Asylum seekers' work ban declared unconstitutional
The Supreme Court has formallly declared that a ban preventing asylum seekers from working is unconstitutional.
The court ruled last May that the absolute ban was unconstitutional "in principle", but it deferred making a formal declaration for six months to allow the legislature to address the situation.
When the issue came before the Supreme Court again last November the State asked for more time.
The court was told that the Government was in the process of opting into the European Commission Reception Directive, which contains a provision requiring member states to afford the right to work in certain circumstances.
The court said it would make the declaration on 9 February regardless of what progress the State had made in addressing the court's findings.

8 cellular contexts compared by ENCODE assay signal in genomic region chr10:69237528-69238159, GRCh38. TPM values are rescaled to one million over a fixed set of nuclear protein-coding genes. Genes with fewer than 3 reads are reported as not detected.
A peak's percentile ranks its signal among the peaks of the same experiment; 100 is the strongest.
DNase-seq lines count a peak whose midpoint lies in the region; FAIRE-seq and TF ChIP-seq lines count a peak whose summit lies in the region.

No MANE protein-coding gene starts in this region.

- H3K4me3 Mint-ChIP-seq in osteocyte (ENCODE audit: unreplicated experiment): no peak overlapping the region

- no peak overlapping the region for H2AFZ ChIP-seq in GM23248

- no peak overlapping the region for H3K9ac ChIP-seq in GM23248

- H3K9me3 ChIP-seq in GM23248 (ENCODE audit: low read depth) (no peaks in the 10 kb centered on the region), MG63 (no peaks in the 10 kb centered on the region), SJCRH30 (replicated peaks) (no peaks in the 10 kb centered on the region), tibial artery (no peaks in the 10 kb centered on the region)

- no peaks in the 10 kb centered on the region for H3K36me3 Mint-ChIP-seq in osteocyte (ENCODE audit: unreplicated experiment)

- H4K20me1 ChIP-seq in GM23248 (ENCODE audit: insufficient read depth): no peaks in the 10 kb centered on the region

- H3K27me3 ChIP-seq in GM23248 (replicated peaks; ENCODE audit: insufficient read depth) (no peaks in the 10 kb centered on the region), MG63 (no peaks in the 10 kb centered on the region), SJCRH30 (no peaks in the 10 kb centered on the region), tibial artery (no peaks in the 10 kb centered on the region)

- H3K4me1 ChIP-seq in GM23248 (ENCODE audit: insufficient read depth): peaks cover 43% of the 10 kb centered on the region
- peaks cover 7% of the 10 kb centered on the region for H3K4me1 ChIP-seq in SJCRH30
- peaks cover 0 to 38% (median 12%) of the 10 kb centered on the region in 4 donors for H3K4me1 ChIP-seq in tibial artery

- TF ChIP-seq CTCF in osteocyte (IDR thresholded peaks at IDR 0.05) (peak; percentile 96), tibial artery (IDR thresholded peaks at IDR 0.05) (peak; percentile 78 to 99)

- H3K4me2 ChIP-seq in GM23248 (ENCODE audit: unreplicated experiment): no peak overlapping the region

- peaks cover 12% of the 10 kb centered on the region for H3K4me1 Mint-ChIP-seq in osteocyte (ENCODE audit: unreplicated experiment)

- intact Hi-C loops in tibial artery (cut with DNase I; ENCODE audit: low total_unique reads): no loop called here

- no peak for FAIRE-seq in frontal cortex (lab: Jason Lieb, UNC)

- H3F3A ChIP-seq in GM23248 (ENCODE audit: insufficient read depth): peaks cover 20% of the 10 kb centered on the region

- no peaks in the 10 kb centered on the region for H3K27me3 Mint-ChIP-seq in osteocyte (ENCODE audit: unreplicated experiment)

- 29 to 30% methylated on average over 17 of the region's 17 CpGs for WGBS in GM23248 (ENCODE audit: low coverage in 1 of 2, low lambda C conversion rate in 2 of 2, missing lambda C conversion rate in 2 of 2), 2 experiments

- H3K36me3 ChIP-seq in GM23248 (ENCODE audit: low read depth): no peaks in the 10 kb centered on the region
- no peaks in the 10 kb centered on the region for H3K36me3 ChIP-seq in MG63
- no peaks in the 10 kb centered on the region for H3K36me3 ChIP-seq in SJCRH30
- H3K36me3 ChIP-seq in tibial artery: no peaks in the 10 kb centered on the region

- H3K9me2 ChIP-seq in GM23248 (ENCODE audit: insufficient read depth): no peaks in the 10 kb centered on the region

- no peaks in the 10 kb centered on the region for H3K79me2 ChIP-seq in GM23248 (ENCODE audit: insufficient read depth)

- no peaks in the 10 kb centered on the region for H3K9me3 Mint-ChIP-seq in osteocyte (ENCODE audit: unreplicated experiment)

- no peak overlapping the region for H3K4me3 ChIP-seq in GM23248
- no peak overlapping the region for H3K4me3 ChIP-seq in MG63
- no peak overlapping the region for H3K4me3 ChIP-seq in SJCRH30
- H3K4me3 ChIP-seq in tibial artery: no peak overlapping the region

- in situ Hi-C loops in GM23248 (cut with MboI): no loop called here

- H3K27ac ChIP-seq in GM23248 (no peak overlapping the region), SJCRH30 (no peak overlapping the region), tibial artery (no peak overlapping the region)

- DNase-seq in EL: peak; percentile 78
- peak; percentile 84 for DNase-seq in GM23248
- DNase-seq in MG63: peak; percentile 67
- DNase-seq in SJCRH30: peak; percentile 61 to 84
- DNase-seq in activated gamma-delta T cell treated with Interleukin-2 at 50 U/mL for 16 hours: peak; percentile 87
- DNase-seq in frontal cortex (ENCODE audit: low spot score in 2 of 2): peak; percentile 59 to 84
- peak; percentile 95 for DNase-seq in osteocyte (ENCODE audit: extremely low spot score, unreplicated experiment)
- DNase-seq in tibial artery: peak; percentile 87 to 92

Protests were held around the country yesterday over the Government's proposals, which were announced last month by Minister for Justice Charlie Flanagan.
They include criteria stating that the job to be taken up must generally pay more than €30,000 per year, and that it cannot be filled by an EU citizen, or a person with full migration permission in Ireland.
Asylum seekers would also be prohibited from working in 60 employment sectors, including catering and childcare.
In a statement today, Minister Flanagan said these measures are temporary.
He said Ireland has signed up to a European Union directive, which comes into affect in June, bringing us in line with EU norms in relation to the right to work.
The ruling has been welcomed by the Irish Human Rights and Equality Commission, which said it will seek a meeting with Mr Flanagan to "emphasise that new measures need to be inclusive and universal, and do not create conditions likely to give rise to exploitation".
Chief Commissioner Emily Logan said: "The commission welcomes this final ruling, and is clear that the threat to human dignity posed by being deprived of any opportunity to engage in employment is not abstract or theoretical for people in direct provision.
"The right to work is essential for realising other human rights and forms an inseparable and inherent part of human dignity".